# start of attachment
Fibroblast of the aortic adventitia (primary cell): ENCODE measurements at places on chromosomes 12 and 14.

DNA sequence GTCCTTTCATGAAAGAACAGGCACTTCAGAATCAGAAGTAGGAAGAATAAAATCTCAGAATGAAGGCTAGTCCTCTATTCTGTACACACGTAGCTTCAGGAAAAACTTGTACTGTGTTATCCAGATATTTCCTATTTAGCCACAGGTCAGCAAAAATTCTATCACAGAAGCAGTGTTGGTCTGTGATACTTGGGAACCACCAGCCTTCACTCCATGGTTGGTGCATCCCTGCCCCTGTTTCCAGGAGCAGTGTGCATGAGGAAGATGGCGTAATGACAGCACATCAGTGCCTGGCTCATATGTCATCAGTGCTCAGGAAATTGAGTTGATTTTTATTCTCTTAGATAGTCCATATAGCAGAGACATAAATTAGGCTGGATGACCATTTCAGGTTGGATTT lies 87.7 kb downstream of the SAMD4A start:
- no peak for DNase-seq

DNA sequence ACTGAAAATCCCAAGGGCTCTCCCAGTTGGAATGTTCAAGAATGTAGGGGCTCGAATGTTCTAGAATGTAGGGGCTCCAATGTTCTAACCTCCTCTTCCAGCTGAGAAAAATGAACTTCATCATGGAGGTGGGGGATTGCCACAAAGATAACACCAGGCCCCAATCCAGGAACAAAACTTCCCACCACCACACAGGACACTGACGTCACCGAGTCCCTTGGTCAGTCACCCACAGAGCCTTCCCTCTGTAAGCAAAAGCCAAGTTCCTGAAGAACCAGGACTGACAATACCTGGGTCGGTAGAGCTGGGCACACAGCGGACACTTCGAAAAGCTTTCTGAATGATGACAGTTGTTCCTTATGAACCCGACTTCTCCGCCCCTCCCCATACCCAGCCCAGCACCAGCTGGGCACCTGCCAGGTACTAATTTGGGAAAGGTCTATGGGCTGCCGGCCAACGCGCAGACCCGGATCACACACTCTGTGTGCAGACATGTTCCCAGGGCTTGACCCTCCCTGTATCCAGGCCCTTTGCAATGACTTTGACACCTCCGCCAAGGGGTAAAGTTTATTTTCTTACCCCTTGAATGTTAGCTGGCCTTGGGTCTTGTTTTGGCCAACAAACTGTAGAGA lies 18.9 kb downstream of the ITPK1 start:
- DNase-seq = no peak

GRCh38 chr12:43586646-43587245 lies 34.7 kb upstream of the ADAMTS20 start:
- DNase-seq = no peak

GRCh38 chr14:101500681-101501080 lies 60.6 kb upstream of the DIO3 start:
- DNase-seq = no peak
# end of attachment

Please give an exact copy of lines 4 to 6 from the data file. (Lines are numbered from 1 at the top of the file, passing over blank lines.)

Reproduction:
DNA sequence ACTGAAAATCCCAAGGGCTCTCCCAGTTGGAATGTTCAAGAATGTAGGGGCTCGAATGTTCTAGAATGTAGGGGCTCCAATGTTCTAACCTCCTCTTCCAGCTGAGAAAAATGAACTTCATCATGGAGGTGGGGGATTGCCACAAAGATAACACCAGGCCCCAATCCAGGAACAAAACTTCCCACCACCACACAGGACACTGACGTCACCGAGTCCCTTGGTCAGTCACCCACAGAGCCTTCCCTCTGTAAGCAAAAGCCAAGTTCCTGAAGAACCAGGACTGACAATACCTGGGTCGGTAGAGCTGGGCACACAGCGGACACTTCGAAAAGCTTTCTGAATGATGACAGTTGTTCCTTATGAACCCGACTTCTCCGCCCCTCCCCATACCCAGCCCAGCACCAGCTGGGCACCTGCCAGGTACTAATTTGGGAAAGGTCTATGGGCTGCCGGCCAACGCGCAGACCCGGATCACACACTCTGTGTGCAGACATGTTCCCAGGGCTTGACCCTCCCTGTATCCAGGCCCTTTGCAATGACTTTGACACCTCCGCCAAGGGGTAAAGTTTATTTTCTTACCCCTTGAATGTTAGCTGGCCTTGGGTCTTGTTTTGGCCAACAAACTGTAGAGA lies 18.9 kb downstream of the ITPK1 start:
- DNase-seq = no peak

GRCh38 chr12:43586646-43587245 lies 34.7 kb upstream of the ADAMTS20 start: